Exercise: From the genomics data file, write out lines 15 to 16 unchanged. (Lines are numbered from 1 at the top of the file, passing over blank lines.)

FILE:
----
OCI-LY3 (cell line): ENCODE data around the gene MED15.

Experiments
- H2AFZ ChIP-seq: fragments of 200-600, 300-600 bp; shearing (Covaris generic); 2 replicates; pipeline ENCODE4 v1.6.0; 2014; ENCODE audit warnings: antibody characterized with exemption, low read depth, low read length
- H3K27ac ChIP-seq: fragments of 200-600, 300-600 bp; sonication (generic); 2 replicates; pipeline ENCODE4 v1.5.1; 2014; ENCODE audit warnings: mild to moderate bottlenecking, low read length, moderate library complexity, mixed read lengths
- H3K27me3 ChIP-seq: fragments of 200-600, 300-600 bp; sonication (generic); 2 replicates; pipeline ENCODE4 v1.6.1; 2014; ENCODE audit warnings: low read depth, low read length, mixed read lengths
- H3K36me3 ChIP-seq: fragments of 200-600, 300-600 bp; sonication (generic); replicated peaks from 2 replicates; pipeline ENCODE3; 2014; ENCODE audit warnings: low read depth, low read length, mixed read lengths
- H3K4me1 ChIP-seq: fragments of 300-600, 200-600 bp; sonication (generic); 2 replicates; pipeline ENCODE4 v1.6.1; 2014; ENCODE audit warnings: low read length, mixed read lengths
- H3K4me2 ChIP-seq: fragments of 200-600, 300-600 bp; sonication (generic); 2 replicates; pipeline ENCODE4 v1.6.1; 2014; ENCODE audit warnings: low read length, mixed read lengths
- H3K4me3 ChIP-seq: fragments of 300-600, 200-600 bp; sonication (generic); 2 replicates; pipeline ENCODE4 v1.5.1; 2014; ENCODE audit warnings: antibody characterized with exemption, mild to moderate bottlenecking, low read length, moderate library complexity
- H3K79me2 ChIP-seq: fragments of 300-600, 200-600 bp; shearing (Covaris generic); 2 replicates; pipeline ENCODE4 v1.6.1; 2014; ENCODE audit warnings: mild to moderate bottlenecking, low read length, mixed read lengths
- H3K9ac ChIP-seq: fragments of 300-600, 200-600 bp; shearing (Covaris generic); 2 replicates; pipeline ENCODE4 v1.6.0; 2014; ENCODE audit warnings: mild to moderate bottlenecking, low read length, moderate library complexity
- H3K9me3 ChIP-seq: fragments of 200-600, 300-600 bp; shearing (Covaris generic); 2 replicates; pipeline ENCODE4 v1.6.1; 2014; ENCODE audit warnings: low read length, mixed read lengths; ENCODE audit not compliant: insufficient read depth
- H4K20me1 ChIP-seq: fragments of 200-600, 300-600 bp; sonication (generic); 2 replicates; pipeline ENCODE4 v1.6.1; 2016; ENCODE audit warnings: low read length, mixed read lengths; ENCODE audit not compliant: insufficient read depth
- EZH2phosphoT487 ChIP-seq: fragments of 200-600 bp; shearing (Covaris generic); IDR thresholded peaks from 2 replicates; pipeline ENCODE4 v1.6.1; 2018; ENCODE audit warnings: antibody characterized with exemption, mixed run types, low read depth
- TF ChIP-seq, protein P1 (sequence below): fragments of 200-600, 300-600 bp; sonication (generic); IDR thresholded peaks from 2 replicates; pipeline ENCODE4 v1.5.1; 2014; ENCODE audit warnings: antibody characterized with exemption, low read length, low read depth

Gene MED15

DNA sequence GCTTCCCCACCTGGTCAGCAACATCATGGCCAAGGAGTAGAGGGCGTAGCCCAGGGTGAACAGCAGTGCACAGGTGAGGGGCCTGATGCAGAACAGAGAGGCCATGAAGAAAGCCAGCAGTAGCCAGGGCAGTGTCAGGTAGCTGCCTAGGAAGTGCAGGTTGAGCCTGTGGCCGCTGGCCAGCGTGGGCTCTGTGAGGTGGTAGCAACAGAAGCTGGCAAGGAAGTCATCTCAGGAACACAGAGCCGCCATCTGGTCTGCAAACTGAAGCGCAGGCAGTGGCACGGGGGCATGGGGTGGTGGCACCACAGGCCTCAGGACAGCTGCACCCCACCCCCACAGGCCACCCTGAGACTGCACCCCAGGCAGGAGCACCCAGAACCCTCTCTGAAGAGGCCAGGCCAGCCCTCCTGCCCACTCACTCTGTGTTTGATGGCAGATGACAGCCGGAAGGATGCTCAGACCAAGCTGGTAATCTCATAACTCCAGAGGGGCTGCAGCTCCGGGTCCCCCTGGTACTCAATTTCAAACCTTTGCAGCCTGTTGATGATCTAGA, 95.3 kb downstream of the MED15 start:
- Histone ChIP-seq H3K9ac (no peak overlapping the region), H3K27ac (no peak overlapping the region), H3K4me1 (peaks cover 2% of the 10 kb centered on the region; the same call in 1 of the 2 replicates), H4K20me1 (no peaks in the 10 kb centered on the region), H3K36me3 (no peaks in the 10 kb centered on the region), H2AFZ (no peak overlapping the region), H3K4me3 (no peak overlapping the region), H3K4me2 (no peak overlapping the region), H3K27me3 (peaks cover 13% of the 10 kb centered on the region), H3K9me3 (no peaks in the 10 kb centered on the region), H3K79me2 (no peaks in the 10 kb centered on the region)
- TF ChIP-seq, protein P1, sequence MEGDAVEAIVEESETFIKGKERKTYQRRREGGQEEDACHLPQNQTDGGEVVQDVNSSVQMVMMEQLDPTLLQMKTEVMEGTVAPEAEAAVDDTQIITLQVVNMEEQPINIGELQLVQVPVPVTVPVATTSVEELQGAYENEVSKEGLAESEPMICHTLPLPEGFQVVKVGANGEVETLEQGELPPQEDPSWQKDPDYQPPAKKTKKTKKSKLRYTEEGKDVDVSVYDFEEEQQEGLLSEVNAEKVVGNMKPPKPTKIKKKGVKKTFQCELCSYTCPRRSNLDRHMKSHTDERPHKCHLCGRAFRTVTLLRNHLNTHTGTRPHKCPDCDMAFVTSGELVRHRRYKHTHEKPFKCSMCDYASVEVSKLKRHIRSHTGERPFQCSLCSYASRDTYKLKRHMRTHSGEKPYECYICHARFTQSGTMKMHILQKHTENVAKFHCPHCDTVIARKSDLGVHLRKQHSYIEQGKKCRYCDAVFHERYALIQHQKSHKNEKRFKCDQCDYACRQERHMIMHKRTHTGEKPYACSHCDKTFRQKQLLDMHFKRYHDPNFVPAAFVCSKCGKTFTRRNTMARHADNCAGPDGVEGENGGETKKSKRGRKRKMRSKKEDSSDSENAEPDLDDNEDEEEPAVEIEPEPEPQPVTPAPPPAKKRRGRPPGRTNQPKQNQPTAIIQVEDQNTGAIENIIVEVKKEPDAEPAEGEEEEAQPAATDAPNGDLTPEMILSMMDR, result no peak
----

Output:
- TF ChIP-seq, protein P1 (sequence below): fragments of 200-600, 300-600 bp; sonication (generic); IDR thresholded peaks from 2 replicates; pipeline ENCODE4 v1.5.1; 2014; ENCODE audit warnings: antibody characterized with exemption, low read length, low read depth

Gene MED15